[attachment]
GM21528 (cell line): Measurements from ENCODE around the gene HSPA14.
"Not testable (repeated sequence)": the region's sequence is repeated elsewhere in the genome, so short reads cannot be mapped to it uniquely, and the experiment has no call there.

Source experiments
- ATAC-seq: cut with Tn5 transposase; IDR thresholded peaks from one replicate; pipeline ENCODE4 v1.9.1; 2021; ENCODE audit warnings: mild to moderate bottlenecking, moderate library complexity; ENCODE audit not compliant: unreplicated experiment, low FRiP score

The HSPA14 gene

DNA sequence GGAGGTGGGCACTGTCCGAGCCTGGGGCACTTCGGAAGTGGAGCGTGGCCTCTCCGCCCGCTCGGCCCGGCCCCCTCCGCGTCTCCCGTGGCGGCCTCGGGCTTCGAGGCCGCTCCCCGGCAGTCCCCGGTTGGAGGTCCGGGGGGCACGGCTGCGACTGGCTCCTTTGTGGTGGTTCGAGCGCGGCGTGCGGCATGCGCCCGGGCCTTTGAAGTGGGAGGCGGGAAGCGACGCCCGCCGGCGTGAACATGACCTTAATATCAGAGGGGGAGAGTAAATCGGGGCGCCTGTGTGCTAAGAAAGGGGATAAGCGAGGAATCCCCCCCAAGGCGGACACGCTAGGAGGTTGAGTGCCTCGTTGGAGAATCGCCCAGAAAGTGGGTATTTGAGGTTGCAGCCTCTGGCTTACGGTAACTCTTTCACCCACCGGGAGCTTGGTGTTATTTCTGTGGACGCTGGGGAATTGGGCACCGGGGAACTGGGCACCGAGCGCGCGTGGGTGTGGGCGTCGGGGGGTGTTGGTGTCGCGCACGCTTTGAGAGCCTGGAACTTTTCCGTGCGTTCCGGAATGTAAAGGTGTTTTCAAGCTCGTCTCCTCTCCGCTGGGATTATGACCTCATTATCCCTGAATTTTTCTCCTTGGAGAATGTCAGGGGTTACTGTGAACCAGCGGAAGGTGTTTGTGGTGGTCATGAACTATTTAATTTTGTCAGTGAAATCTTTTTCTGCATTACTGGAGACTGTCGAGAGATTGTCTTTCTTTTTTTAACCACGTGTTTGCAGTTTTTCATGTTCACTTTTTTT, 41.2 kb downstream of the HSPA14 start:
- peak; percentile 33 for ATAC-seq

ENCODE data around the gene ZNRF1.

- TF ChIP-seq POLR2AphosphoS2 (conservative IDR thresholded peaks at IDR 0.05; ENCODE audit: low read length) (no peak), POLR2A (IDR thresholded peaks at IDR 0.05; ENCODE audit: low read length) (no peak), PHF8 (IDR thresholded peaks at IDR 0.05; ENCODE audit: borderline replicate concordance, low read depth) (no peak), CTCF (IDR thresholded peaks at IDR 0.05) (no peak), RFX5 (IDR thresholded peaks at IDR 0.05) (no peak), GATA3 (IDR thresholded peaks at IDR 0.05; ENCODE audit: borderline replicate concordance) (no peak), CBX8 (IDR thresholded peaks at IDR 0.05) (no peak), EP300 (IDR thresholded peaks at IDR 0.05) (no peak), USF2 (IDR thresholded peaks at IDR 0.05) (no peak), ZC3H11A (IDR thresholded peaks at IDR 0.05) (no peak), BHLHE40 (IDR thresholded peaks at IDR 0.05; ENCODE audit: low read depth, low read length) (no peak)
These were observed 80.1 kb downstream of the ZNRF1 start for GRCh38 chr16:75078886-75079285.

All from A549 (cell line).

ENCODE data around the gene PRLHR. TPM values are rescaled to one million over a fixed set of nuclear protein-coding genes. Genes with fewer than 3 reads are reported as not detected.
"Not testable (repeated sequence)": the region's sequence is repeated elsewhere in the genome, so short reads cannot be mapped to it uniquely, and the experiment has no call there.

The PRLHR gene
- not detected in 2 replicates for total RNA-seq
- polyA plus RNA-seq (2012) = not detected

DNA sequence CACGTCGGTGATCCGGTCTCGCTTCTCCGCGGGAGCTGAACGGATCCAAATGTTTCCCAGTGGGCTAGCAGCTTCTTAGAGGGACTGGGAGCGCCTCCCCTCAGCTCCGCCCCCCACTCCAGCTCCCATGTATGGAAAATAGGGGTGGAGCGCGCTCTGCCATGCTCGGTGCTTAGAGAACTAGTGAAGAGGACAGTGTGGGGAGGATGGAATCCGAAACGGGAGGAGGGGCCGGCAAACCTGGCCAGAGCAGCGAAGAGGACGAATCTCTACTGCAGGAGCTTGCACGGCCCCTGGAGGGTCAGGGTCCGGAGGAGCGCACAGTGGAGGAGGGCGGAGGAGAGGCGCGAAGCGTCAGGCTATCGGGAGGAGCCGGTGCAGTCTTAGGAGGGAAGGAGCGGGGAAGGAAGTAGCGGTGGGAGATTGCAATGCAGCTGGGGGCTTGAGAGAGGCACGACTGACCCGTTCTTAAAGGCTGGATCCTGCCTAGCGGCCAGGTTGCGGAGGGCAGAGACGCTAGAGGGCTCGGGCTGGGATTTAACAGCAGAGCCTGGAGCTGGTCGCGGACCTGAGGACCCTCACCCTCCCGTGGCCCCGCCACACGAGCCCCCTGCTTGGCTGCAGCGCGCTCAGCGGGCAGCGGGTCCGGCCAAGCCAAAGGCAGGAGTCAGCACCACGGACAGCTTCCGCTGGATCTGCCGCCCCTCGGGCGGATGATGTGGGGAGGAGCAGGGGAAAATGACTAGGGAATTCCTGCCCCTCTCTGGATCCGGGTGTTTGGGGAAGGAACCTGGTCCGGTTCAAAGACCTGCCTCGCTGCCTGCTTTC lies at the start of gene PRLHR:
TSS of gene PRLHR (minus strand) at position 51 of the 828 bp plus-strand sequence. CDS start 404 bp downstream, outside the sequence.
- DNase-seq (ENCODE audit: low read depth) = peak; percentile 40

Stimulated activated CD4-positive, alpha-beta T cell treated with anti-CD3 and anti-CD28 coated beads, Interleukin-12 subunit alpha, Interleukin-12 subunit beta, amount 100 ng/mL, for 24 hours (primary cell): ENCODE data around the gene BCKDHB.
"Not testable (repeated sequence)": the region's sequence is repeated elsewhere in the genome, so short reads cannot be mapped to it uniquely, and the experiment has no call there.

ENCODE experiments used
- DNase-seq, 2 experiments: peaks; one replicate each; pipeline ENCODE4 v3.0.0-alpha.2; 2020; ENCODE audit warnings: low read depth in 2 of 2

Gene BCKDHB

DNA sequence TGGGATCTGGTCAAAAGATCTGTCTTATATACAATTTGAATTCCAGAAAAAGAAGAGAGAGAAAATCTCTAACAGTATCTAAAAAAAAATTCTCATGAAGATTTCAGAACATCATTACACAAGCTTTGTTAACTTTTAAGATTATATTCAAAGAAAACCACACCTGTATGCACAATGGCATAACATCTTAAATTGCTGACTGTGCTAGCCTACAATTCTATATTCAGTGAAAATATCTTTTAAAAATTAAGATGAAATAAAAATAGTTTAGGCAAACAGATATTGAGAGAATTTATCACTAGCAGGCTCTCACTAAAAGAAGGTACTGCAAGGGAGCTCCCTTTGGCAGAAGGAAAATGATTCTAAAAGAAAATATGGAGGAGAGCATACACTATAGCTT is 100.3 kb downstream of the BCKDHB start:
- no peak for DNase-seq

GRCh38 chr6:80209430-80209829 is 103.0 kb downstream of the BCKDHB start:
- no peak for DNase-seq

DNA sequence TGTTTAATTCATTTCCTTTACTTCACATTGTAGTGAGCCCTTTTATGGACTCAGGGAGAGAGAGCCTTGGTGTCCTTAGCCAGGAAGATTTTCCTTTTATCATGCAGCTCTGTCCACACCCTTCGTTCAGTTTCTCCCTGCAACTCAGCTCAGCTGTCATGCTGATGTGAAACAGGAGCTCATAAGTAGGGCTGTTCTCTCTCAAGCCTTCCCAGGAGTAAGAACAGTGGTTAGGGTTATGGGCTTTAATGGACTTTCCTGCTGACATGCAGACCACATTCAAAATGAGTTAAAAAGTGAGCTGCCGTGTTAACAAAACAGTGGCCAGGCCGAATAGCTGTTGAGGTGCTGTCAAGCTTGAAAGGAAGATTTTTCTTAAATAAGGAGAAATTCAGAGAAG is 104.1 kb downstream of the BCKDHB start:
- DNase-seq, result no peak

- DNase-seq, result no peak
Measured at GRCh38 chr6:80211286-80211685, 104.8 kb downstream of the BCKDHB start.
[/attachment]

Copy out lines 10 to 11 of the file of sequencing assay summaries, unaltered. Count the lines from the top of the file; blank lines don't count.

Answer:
These were observed 80.1 kb downstream of the ZNRF1 start for GRCh38 chr16:75078886-75079285.

All from A549 (cell line).